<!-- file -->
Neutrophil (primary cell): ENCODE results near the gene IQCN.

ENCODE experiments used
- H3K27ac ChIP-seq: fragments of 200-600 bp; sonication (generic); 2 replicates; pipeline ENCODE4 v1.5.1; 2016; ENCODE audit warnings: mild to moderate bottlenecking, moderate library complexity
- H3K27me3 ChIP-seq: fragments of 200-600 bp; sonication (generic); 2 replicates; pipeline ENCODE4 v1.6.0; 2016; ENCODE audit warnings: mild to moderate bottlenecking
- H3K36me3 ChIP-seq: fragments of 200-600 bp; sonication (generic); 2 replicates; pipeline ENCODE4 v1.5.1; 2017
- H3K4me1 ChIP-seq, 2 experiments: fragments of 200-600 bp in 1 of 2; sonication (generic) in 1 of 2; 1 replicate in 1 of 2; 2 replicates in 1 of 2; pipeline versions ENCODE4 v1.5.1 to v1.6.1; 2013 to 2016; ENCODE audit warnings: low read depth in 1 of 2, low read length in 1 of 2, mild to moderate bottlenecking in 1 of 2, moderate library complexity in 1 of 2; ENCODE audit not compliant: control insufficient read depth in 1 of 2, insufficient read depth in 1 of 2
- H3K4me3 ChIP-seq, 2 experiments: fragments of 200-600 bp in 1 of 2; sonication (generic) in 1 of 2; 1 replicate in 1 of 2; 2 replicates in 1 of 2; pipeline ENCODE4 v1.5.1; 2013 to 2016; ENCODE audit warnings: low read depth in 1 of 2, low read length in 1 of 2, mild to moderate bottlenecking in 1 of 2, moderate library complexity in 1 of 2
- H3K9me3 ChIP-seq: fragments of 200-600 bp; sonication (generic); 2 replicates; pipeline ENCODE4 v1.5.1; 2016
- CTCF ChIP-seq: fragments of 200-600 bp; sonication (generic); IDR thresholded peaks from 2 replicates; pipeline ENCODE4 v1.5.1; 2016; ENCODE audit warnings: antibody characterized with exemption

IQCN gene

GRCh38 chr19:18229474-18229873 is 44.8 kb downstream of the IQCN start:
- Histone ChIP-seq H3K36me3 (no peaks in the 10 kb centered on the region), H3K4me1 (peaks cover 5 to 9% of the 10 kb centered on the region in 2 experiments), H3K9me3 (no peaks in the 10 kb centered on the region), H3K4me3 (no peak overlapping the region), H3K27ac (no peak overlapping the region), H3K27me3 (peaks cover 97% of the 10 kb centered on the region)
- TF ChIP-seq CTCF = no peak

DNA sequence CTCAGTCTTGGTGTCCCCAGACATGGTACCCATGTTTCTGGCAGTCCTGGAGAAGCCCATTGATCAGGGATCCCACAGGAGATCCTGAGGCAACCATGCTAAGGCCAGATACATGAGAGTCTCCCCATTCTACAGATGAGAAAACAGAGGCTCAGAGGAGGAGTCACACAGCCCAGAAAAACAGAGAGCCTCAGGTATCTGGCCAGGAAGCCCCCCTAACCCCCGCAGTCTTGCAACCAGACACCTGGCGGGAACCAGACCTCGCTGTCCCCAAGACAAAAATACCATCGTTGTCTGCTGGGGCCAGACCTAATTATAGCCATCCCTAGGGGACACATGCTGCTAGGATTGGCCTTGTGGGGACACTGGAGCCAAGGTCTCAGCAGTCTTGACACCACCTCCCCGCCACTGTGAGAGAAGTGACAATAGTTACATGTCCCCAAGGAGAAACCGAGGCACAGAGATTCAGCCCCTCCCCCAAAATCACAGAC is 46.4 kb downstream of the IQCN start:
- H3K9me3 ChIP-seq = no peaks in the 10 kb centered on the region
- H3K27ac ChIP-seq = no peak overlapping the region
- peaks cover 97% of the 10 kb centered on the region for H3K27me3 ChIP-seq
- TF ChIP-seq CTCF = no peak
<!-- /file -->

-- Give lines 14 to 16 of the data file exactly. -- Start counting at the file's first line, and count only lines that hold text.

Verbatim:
DNA sequence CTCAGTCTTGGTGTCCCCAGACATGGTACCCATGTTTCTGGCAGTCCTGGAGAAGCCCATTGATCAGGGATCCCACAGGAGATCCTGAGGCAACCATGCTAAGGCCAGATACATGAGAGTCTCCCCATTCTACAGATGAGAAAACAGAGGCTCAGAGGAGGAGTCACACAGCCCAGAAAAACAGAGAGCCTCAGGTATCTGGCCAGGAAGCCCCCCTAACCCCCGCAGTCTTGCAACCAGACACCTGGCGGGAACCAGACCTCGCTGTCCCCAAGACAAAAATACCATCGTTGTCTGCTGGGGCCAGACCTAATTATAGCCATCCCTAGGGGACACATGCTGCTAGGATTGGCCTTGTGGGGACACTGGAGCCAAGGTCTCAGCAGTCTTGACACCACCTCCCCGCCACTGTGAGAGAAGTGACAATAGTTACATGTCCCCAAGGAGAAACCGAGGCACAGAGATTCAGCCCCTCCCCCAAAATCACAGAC is 46.4 kb downstream of the IQCN start:
- H3K9me3 ChIP-seq = no peaks in the 10 kb centered on the region
- H3K27ac ChIP-seq = no peak overlapping the region